Happy Birthday, Lesa Cline-Ransome - July 12
My wife grew up learning how to sew from her grandmother, who kept her sewing machine next to the television. When her grandmother was making her own clothes, my wife made clothes for her baby dolls.
At the age of four, my oldest daughter was introduced to sewing by our dear neighbor. She was often invited over to her house for afternoon projects. The first things she made were a hand-stitched heart-shaped pillow and a doll blanket. Together they started making a quilt, but were unable to finish before we moved away.
All of my children have had the opportunity to sew various projects with their mom and dad to celebrate author and illustrator birthdays; pillowcases, art smocks, "messy" cloths for babies, Little Red Riding Hood cloaks, and stuffed-panda dolls.
All of these experiences led my oldest daughter to ask if she could take sewing classes offered by a local artist. Of course, we said yes and during her first few classes she made a hair scrunchy, a drawstring bag and a tote bag. Now, she is looking forward to her next class which she will learn how to make her own pajama pants.
This week, Lesa Cline-Ransome's birthday gave our family another opportunity to sew together. My oldest daughter was super excited to make something she could use for her upcoming sewing classes and my youngest son was so proud of what he made that he declared, "I LOVE SEWING!"
Lesa Cline-Ransome is the author of a dozen books for children including Light in the Darkness: A Story about How Slaves Learned in Secret, Words Set Me Free: The Story of Young Frederick Douglass, and Major Taylor, Champion Cyclist. When she was a child, her mother would take her to the library and they would check out stacks of books together. Lesa said, "My mother taught me that reading is a real escape." (National Book Festival). Also, her mother bought her first diary. "I first filled the pages with the "important" details of my life -- adventures with my friends, secret crushes and the many ways in which my family drove me crazy. Then I began creating my own stories. " (Lesaclineransome.com). Lesa said, it was with the diary that "my love of writing began." (The Brown Bookshelf).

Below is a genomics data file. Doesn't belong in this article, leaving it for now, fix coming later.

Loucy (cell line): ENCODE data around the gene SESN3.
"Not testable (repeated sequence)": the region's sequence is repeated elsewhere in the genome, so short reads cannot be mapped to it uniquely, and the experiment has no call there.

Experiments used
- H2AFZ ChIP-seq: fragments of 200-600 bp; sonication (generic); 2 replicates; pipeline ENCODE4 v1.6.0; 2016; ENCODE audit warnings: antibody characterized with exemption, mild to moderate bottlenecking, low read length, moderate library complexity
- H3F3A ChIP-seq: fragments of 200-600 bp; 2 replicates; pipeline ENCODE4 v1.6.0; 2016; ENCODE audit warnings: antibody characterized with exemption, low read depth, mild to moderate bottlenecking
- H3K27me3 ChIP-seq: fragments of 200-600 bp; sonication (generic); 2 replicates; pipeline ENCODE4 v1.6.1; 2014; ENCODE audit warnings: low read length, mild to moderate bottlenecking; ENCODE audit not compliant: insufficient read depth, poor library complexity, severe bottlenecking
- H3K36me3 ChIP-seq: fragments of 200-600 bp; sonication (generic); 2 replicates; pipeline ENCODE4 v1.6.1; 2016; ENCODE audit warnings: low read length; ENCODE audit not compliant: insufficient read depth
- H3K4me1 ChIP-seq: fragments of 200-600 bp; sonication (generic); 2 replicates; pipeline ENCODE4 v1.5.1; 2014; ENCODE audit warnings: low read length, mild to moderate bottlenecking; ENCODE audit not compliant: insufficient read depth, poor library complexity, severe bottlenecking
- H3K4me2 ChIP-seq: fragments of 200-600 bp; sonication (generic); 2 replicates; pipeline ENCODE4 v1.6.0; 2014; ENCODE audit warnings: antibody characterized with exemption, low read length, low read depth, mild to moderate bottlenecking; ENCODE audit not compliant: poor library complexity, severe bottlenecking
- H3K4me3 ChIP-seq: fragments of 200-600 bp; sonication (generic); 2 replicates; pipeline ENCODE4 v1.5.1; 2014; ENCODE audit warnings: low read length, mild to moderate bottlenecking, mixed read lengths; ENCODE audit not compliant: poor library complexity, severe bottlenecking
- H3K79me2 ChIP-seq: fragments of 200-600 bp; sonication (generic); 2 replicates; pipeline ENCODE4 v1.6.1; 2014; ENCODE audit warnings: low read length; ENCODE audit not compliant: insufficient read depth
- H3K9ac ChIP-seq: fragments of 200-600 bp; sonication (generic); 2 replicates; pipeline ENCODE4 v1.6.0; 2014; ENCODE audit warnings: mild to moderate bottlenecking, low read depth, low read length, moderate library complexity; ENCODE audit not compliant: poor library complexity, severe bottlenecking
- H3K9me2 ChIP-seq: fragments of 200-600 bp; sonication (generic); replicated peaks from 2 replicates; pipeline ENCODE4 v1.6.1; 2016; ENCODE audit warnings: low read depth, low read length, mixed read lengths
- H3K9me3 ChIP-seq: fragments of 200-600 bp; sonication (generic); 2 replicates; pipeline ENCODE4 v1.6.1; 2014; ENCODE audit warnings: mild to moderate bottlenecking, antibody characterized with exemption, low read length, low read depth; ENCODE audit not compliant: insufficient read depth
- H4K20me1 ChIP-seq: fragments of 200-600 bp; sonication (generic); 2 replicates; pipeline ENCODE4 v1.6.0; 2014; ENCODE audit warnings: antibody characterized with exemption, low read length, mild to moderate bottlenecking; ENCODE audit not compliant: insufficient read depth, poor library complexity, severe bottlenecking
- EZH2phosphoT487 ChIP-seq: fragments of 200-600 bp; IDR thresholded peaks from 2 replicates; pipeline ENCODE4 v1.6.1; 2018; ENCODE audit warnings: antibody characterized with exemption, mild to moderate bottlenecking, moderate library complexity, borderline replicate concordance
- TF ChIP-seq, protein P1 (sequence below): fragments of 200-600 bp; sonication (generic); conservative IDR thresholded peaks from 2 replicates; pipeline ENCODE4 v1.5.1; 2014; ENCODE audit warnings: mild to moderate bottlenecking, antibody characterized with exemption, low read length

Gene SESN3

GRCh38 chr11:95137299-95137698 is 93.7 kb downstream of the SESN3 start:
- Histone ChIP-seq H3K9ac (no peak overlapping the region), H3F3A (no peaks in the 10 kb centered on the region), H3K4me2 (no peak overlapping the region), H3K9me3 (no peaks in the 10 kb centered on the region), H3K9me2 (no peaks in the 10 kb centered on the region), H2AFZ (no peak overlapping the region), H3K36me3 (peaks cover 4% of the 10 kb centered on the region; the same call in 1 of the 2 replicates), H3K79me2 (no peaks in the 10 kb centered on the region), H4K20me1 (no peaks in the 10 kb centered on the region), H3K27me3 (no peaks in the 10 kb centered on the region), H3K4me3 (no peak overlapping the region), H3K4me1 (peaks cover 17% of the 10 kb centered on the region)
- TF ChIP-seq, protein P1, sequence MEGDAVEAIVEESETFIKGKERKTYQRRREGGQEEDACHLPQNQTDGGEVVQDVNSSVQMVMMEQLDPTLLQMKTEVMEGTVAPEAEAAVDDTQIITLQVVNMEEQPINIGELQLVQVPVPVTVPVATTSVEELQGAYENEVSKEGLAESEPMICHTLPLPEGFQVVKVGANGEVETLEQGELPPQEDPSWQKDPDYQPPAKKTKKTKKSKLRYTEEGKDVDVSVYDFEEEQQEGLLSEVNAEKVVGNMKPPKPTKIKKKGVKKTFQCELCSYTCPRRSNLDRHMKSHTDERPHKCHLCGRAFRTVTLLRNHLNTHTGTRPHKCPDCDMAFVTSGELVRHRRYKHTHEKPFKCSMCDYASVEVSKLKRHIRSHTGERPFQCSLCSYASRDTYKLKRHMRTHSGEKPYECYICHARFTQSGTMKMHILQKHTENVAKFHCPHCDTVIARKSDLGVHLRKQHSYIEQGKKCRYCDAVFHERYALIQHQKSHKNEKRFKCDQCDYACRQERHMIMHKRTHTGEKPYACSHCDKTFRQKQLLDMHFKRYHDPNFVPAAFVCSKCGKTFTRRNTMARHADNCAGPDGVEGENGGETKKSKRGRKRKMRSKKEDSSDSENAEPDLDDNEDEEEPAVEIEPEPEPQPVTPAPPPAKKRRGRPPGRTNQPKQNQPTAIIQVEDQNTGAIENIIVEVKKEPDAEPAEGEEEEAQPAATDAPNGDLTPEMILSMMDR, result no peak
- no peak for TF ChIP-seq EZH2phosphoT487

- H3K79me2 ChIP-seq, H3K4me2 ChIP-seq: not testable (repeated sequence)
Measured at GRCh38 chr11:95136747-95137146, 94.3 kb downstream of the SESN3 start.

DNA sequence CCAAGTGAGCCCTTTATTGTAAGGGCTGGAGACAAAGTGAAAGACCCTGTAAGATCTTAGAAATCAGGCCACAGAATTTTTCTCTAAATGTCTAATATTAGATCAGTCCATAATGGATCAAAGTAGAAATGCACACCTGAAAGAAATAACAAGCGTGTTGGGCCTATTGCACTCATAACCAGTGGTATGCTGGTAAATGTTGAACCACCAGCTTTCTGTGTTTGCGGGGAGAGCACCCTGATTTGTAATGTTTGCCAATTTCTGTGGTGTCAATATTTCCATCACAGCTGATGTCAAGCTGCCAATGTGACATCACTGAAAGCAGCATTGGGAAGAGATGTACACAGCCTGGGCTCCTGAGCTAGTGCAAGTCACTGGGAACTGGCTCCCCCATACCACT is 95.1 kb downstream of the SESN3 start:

Lesa decided she wanted to be a writer in middle school, but lost interest in high school only to find it again in college when she wrote for the college paper. Not only did she find her love of writing at the Pratt Institute she also found the love of her life, children's illustrator James Ransome.
After graduation, she worked in advertising, but decided to go back to school to get her graduate degree in elementary education. At the time, her husband, James was illustrating picture books and encouraged Lesa to write one of her own. (Lesa now describes James' as her "pitchman -- he's always pitching ideas." Kirkus)
Sachtel Paige. "In between my daughter's naps and another pregnancy, I read and researched and wrote for nearly a year before an editor at Simon and Schuster decided to take a chance on Satchel." (Lesaclineransome.com).
Lesa is now a mother of four children and amazingly she continues to write and publish books. She has found success writing non-fiction and picture book biographies. "I love peeking into the lives of other people! I like finding the most interesting parts of their lives and reinterpreting them for a new group of readers. I also love stories of unsung heroes, how they overcame obstacles." (Kirkus). Her latest book, is Whale Trails, Before and Now, illustrated by G. Brian Karas.